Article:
Researchers warn of cobalt chloride dangers

“Doping” racehorses with cobalt chloride not only fails to enhance their performance but puts their health at risk.

The practice of “doping” racehorses with cobalt chloride not only fails to enhance their performance but also puts their health at risk, according to a review study from England.

Cobalt is an essential trace mineral that is important in the formation of the vitamin B12 complex and as an activator of enzymes involved in the oxygen-carrying function of red blood cells. Although it is a banned substance in many racing jurisdictions, some unscrupulous trainers administer cobalt chloride to horses either intravenously or orally in hopes of increasing the oxygen-carrying capacity of their blood and thus enhancing their performance.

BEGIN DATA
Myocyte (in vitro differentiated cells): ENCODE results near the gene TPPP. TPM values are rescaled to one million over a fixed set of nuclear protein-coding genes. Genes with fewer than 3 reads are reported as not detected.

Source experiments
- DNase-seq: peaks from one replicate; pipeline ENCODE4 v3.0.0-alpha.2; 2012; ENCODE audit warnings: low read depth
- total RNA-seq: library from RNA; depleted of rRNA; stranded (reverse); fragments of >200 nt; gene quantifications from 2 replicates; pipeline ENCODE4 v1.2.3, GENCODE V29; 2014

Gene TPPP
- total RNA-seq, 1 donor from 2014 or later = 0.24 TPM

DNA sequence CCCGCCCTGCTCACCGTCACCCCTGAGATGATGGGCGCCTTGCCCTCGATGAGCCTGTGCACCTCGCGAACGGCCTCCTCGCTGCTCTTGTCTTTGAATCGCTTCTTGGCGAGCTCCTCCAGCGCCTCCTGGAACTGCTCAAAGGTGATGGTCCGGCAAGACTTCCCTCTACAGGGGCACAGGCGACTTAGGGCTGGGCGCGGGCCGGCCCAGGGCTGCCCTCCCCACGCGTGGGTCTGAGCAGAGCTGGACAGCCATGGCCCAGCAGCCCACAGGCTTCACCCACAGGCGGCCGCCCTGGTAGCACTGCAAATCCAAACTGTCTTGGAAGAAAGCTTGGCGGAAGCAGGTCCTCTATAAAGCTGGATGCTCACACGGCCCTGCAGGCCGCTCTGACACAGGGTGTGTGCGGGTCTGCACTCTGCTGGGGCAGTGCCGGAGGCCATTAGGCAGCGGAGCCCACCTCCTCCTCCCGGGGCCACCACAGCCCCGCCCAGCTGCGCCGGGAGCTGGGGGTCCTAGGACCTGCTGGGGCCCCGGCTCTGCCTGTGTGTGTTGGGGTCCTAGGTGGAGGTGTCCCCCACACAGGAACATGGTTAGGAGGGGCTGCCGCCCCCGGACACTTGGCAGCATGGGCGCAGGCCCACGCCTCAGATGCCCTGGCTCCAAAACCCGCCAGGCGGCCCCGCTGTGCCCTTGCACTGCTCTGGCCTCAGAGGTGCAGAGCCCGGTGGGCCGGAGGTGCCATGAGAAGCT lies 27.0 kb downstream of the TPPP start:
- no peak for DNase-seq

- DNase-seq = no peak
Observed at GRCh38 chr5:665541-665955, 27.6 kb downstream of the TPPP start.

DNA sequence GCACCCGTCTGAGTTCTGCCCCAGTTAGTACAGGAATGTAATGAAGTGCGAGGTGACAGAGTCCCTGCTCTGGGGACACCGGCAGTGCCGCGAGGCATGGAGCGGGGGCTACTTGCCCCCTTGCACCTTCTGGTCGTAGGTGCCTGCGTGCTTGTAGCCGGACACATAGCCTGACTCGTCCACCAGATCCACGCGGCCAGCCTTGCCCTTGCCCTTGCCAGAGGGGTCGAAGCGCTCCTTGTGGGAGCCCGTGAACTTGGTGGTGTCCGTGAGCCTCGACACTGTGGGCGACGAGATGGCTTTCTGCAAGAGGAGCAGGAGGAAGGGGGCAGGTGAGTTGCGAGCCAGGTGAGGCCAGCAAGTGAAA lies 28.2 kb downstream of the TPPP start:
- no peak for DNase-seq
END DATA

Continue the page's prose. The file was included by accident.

University of Surrey researchers note, however, that studies have shown that the mineral can accumulate to toxic levels in the body organs and can cause other health problems. In particular, the researchers say, high blood levels of cobalt can have adverse effects on a horse’s cardiac and nervous systems.

In addition, the researchers note, cobalt supplementation may actually be deleterious to equine performance, potentially interfering with cardiac muscle function.

Reference: “Cobalt chloride doping in racehorses: Concerns over a potentially lethal practice,” Veterinary Journal, April 2015

This article first appeared in EQUUS issue #456, September 2015. 




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